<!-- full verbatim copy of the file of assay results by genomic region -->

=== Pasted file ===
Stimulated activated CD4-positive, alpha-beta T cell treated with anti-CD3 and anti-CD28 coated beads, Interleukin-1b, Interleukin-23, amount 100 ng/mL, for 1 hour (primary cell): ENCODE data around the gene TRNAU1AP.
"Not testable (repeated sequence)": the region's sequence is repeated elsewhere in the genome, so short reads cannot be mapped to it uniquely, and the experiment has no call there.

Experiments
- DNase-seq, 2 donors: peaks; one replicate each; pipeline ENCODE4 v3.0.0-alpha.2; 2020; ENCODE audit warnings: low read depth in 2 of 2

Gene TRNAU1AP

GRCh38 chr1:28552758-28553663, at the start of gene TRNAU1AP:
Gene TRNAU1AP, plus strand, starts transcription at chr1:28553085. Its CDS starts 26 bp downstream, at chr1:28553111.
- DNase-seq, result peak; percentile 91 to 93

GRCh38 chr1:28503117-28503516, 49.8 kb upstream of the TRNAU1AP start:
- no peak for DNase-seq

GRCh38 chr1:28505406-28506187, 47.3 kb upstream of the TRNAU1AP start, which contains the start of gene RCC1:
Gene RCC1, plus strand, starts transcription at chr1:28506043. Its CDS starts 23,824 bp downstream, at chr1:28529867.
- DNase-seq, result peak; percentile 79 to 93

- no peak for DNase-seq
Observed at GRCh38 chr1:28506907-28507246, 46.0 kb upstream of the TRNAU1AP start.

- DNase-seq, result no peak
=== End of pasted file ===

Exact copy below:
Stimulated activated CD4-positive, alpha-beta T cell treated with anti-CD3 and anti-CD28 coated beads, Interleukin-1b, Interleukin-23, amount 100 ng/mL, for 1 hour (primary cell): ENCODE data around the gene TRNAU1AP.
"Not testable (repeated sequence)": the region's sequence is repeated elsewhere in the genome, so short reads cannot be mapped to it uniquely, and the experiment has no call there.

Experiments
- DNase-seq, 2 donors: peaks; one replicate each; pipeline ENCODE4 v3.0.0-alpha.2; 2020; ENCODE audit warnings: low read depth in 2 of 2

Gene TRNAU1AP

GRCh38 chr1:28552758-28553663, at the start of gene TRNAU1AP:
Gene TRNAU1AP, plus strand, starts transcription at chr1:28553085. Its CDS starts 26 bp downstream, at chr1:28553111.
- DNase-seq, result peak; percentile 91 to 93

GRCh38 chr1:28503117-28503516, 49.8 kb upstream of the TRNAU1AP start:
- no peak for DNase-seq

GRCh38 chr1:28505406-28506187, 47.3 kb upstream of the TRNAU1AP start, which contains the start of gene RCC1:
Gene RCC1, plus strand, starts transcription at chr1:28506043. Its CDS starts 23,824 bp downstream, at chr1:28529867.
- DNase-seq, result peak; percentile 79 to 93

- no peak for DNase-seq
Observed at GRCh38 chr1:28506907-28507246, 46.0 kb upstream of the TRNAU1AP start.

- DNase-seq, result no peak